Under Ecuadorean law, foreigners who marry natural-born citizens of this country or who can prove that they have had a stable cohabiting relationship for at least two years with an Ecuadorean citizen can become naturalised citizens.

This has given rise to a surge in marriages, many of them marriages of convenience, which end in divorce shortly after the Cuban member of the couple becomes a citizen.

“In the last few weeks, the number of marriages involving Cubans has dropped,” a National Civil Registry Office employee who requested anonymity told IPS. “I think they were scared by the reports of forged documents.”

He was referring to the annulment of 199 marriages, mainly involving Cuban men and Ecuadorean women, as well as the revocation of the national identity documents granted to 170 Cubans. The decision was made by the left-wing government of Rafael Correa after authorities discovered that the weddings and identity cards were based on forged documents.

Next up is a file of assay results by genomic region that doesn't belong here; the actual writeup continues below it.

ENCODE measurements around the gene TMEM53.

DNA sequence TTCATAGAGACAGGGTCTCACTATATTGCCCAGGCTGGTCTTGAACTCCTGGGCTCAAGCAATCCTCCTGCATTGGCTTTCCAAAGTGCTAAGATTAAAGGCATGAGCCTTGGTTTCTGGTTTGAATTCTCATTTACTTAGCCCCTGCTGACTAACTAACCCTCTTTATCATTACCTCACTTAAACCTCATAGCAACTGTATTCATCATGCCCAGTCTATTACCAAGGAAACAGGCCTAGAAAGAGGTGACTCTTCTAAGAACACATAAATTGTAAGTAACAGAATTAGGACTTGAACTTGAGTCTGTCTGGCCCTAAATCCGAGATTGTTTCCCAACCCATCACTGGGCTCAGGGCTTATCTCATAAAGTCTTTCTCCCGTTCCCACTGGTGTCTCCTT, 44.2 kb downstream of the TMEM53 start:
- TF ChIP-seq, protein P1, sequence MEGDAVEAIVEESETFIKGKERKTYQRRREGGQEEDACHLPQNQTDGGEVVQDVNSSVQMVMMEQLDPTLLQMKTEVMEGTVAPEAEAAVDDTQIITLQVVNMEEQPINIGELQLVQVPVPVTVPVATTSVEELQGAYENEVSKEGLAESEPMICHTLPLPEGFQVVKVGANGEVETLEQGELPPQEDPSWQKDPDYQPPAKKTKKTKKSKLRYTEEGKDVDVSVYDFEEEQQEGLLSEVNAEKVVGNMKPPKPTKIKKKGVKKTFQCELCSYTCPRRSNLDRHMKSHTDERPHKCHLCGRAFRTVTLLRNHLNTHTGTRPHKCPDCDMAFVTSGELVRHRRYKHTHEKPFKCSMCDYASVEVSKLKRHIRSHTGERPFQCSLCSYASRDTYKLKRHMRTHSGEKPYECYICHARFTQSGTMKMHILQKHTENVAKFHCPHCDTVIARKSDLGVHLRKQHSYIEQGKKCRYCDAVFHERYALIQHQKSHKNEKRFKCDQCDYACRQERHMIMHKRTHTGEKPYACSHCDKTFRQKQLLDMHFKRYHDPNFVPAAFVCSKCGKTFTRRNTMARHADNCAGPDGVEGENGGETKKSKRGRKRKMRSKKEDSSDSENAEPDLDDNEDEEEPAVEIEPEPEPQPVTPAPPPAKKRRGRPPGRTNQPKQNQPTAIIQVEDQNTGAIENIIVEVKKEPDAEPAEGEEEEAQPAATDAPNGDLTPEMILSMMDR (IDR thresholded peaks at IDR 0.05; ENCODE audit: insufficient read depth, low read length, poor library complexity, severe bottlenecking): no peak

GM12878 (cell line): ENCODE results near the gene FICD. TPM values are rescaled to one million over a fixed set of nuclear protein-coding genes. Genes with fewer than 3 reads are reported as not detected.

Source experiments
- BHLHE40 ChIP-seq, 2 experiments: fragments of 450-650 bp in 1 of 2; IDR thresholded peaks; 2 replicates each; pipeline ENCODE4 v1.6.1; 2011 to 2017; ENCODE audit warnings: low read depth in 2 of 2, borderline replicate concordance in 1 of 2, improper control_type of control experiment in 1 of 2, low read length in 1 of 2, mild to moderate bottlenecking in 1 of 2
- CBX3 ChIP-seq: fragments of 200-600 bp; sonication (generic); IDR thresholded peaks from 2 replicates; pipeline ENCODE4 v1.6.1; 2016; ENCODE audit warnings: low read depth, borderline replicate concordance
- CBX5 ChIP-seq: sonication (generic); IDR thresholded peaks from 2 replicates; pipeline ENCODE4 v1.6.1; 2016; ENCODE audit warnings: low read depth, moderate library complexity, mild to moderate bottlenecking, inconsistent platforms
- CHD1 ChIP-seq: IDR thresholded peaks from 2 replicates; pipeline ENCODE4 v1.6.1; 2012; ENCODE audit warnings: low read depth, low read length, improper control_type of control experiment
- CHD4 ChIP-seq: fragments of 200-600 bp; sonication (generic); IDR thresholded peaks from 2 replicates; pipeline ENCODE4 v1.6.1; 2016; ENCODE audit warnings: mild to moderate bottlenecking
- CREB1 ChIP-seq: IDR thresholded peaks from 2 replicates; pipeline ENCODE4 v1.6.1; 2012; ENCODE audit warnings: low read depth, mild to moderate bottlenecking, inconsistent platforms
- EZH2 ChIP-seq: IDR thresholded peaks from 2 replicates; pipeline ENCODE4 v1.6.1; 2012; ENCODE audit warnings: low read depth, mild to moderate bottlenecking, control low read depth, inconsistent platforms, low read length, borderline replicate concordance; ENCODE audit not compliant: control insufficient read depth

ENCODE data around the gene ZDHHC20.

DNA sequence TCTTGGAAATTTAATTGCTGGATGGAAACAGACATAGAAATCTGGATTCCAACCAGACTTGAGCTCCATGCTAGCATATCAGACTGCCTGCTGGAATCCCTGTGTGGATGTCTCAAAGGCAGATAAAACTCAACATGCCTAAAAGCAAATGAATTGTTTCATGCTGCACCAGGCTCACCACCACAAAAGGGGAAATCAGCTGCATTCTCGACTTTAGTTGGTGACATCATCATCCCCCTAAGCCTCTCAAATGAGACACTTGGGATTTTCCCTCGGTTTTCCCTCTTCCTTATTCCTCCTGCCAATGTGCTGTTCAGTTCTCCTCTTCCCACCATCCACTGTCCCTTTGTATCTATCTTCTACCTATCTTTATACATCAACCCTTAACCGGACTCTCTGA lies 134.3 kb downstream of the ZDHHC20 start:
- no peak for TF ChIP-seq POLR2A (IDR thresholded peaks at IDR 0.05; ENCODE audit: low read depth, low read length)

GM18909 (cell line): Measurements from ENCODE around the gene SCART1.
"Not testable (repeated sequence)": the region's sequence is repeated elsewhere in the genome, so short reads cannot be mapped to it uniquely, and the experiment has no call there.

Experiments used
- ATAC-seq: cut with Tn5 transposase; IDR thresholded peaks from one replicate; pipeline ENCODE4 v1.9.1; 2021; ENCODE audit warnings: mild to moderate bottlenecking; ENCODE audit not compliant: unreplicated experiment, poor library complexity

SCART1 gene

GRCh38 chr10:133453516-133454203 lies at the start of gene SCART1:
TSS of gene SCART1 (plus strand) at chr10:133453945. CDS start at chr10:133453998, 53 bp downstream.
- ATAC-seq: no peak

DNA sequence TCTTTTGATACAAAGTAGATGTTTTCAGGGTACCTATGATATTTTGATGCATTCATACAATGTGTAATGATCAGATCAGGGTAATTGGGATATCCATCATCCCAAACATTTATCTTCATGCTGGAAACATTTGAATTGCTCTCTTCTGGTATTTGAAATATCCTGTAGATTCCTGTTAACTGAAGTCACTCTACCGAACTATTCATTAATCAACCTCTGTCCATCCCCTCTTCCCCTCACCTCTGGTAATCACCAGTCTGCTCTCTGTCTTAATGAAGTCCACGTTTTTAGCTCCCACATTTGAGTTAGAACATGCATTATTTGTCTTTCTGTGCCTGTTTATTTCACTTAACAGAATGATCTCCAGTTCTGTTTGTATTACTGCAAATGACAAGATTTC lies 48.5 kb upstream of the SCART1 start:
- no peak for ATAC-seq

Foreign Minister Raúl Patiño and the government’s Transparency Secretary, Juan Sebastián Roldán, announced the measure on Jun. 30, when they also requested the removal and prosecution of two notary publics in Guayaquil, Ecuador’s largest city.

Marcos Díaz Casquete and Julio Olvera Espinoza are accused of certifying that certain couples had lived together for more than two years. But in some of the cases, the Cuban citizens involved had been in the country less than three months.

An investigation by El Comercio, a Quito newspaper, reported that in nearly all of the cases of forged documents, the papers had been issued in Guayaquil by two Chilean lawyers who live in Quito. They disappeared after Roldán first referred publicly to the case on Mar. 30.

The parties involved reportedly paid the Chilean couple a minimum of 2,600 dollars for work visas and 3,500 dollars for Ecuadorean nationality via recognition of civil unions.

Of that total, 1,500 dollars were paid up front, and the documents were available within a month.